Religious Authority and the State in Africa

Two important dynamics have driven political and social change in sub-Saharan Africa during the past 25 years. New religious trends have emerged within the main faiths of Islam and Christianity, in particular the emergence of more charismatic, assertive forms of religious expression. Meanwhile, political space has opened in scores of countries as one-party rule has given way to a process of democratization, yet to be completed. Based on their field work in each country, the authors of this volume examine the various ways in which religious actors have chosen to engage with the state. They also consider how governments and political actors respond to and seek to manage these interactions.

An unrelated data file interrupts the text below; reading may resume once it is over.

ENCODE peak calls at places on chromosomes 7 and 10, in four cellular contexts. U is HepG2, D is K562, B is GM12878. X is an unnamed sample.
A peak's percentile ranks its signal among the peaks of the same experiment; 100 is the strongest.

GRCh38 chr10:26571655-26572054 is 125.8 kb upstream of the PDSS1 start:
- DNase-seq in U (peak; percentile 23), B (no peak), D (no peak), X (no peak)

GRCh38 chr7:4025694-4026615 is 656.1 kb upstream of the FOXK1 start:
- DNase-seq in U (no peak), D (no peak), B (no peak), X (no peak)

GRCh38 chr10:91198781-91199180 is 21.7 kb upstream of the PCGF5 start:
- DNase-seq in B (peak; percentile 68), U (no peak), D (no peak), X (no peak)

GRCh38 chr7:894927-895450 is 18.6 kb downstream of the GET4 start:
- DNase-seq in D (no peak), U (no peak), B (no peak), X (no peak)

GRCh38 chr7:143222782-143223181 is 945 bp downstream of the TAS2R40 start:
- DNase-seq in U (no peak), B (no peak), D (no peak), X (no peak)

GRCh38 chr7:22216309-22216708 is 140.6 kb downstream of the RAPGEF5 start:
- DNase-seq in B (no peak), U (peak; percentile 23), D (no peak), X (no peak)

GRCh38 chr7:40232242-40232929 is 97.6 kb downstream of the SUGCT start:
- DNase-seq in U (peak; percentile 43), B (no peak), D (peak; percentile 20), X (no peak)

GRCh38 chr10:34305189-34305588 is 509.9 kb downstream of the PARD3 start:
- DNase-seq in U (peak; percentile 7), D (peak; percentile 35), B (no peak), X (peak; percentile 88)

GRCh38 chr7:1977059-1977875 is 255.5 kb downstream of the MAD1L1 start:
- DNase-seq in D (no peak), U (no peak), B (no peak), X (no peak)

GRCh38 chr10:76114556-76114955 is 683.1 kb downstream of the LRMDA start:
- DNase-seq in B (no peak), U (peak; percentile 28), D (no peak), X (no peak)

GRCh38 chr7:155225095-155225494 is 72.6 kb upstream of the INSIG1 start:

Richard Downie, Sebastian Elischer, M. Sani Umar, and David Throup